Sunday, May 2, 2010

Macarpone making update

On Saturday, May 1, we went to Whole Foods Market in Orlando. We wanted to look around and see what they have and what kind of pricing on products. One of the main things I was looking for was the milk and cream products. We did find pasteurized goat milk in quarts and half gallon. The half gallon was around $4.99, which is in line with farm fresh pasteurized goat milk at $8-10 gal.
Since I have been focused on mascarpone lately, I wanted to find some light or heavy cream that is not ultra pasteurized. The only one I found at Whole Foods was a pint of “Natural by Nature” organic heavy cream from grass fed cows at $4.29 a pint. The pull date on the cartons ranged from May 7 to May 10. I bought two with the May 10 date. (I checked with the "Natural by Nature" website and the shelf live of their heavy cream is 17 days from manufacture date, which means what I purchased was already in the carton for 8 days.)
I made up the first batch shortly after we got home. (I didn’t think I could sleep not knowing how this would work.) The cream is more yellowish than the Wal-Mart cream I had been using. (higher fat content and being grass fed cows?) I used 1/8 tsp tartaric acid instead of lemon juice this time. There is a slight difference in the taste of the final product but the tartaric acid gives more consistent results than lemon juice. The rest of the process was the same as what I described earlier. I put the cheese in the colander at 6:00P.M.. By 10:00P.M., it was thick enough for use. This sure beats the 12-24 hours for the ultra pasteurized Wal-Mart heavy cream.
I made the second batch on Sunday afternoon. It took a bit longer to drain and thicken but the final results were nearly identical to the first. Yield: 12oz each batch.
The first question is: Is there a significant difference in the results from the ultra pasteurized cream? The texture is nearly the same as I have seen in other batches of mascarpone made with ultra pasteurized heavy cream. I can taste the higher fat content as a slightly buttery flavor in the mascarpone. Nice. As a stand-alone product that can be spread on bread or crackers, this is a wonderful cheese.
Second question, is it worth the extra price? At $4.29 VS $1.62, I wouldn’t use it or my key lime mascarpone fillo cups, or for mixing with berries as the flavor of the cheese is masked by the added ingredients. Maybe for special occasions or for very discerning friends I would use this cream for making mascarpone cheese. But for “everyday” use, I can accept the quality of mascarpone made from $1.62/pint Wal-Mart heavy cream.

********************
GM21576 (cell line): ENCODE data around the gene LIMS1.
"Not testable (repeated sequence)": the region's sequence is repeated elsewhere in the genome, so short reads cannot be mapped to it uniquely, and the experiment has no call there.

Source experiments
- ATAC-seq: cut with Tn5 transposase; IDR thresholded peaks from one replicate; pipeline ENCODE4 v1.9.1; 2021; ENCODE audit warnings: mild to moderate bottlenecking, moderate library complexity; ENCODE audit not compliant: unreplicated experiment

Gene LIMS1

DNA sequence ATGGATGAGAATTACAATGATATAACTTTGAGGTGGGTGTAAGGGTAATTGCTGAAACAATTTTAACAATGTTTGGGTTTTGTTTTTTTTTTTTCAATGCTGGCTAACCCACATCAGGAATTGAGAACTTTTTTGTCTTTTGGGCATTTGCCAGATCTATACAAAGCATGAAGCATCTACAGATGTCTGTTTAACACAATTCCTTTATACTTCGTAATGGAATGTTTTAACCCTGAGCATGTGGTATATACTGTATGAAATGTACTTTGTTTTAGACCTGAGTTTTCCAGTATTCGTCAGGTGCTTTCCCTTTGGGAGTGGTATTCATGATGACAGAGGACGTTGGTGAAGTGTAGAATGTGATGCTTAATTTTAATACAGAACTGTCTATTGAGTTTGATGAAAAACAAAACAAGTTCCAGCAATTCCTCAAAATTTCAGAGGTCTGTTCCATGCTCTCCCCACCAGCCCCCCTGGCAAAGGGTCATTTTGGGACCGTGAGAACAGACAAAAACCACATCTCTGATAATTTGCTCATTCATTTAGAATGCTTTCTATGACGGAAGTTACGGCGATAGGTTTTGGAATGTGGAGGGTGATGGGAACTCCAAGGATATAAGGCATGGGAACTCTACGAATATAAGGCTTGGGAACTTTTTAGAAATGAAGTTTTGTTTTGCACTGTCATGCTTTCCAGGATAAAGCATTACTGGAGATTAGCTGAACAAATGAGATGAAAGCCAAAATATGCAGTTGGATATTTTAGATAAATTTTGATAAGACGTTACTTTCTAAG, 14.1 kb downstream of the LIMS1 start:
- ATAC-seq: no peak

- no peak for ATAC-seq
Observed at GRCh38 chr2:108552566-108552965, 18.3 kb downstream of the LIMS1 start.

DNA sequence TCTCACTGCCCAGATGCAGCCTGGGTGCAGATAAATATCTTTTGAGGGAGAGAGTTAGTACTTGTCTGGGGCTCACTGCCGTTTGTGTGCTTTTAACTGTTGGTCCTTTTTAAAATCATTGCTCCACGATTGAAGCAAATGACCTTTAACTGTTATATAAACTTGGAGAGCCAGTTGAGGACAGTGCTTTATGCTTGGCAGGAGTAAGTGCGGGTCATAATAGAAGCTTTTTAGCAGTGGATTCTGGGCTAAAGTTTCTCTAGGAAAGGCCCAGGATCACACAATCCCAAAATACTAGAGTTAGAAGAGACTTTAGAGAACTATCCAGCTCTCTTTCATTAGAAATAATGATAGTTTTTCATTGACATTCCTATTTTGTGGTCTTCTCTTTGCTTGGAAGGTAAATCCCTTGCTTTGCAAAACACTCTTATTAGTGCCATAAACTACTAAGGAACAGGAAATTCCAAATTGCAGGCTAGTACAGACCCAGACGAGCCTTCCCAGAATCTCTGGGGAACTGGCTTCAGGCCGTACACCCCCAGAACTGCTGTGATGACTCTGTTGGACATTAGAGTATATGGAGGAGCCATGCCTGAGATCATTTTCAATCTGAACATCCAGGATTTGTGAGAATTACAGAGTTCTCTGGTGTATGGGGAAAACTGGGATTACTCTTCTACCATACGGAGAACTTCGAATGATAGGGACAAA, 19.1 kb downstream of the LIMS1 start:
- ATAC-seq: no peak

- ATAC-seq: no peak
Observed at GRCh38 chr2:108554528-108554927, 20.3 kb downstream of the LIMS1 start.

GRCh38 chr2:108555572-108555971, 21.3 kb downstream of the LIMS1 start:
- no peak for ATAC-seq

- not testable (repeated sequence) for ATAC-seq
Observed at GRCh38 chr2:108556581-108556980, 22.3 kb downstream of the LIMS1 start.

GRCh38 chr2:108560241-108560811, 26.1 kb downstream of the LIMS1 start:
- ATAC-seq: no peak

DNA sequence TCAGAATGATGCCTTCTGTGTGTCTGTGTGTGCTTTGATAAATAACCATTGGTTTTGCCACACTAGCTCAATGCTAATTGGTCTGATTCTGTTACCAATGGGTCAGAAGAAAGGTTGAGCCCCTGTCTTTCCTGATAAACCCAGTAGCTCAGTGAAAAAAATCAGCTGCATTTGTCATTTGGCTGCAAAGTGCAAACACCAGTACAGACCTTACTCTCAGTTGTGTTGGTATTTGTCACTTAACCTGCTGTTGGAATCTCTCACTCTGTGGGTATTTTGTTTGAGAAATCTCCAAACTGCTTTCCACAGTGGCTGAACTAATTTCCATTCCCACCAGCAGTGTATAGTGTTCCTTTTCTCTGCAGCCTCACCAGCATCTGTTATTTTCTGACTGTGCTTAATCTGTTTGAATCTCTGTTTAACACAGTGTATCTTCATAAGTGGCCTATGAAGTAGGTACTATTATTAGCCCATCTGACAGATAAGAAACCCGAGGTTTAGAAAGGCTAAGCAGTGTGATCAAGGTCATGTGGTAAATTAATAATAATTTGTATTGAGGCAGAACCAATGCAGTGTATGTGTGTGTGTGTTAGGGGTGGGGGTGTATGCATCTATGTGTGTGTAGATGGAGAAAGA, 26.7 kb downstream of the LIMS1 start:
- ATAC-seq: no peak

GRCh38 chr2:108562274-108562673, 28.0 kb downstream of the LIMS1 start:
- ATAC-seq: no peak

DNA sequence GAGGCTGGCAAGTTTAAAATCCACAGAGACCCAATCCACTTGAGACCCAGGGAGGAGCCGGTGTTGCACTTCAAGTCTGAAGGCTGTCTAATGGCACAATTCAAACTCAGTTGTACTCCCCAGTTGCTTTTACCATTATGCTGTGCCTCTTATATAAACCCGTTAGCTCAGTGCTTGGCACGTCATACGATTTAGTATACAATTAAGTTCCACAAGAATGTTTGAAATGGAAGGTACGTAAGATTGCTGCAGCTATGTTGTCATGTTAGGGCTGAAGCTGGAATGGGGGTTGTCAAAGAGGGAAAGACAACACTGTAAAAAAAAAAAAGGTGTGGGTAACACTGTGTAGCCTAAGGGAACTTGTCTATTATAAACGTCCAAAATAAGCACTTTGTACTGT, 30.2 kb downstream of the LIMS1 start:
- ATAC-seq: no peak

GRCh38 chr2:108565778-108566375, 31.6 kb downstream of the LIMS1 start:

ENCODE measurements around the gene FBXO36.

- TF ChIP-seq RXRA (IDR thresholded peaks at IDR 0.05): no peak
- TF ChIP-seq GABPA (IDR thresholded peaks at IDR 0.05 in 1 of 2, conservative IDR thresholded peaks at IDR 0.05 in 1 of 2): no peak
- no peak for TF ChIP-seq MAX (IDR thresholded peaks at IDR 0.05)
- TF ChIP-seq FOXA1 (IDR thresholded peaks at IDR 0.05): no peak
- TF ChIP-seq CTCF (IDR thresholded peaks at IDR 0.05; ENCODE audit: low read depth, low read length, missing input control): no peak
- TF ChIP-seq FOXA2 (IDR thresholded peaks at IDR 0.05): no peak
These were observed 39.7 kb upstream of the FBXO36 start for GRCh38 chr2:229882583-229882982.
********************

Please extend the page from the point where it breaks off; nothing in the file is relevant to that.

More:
I have seen three different recipes for mascarpone. One using lemon juice, one using tartaric acid and one using crème fraiche culture. I have used lemon juice and tartaric acid for making mascarpone cheese. And of the two, I prefer the taste of the lemon juice mascarpone. The cheesy geek will get some crème fraiche culture in my next supply order and try it out and see if there is a taste and/or textural difference.


  1. once again, great posting,lots of good info. I like the part where you couldn't sleep without knowing - a sign of a true geek.

  2. I had been using a mix of heavy cream and half-and-half. As the ultra pasturized isnt as fatty as the farm fresh meilk, I wonder what adding a little bit of butter (not margarine) into the batch would do? As that is pure milk fat would it cause a reaction of good or bad proportions?

  3. Shawn,
    That is an interesting question. I don't know the answer. Cheese making is as much an art as a science and I have had as much fun experimenting as following recipes. I say: Go for it. Give it a try and see what you get. All you lose if it doesn't work is some time and a little cream and butter. I would be interested in the results if you do try it.

    George "The Cheesy Geek"